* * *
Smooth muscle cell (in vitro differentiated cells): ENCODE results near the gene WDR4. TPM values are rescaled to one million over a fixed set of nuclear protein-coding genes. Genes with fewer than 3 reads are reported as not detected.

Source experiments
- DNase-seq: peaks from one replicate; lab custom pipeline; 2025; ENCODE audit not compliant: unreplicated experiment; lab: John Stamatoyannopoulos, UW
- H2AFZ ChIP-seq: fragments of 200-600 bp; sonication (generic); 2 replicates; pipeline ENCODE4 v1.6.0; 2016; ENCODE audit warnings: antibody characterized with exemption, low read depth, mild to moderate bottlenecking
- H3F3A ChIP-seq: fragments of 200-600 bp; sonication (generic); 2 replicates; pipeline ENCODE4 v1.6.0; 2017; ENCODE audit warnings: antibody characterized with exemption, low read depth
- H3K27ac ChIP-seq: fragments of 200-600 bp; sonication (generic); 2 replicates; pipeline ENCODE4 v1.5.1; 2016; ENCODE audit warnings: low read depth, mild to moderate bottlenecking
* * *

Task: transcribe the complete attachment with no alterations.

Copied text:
Smooth muscle cell (in vitro differentiated cells): ENCODE results near the gene WDR4. TPM values are rescaled to one million over a fixed set of nuclear protein-coding genes. Genes with fewer than 3 reads are reported as not detected.

Source experiments
- DNase-seq: peaks from one replicate; lab custom pipeline; 2025; ENCODE audit not compliant: unreplicated experiment; lab: John Stamatoyannopoulos, UW
- H2AFZ ChIP-seq: fragments of 200-600 bp; sonication (generic); 2 replicates; pipeline ENCODE4 v1.6.0; 2016; ENCODE audit warnings: antibody characterized with exemption, low read depth, mild to moderate bottlenecking
- H3F3A ChIP-seq: fragments of 200-600 bp; sonication (generic); 2 replicates; pipeline ENCODE4 v1.6.0; 2017; ENCODE audit warnings: antibody characterized with exemption, low read depth
- H3K27ac ChIP-seq: fragments of 200-600 bp; sonication (generic); 2 replicates; pipeline ENCODE4 v1.5.1; 2016; ENCODE audit warnings: low read depth, mild to moderate bottlenecking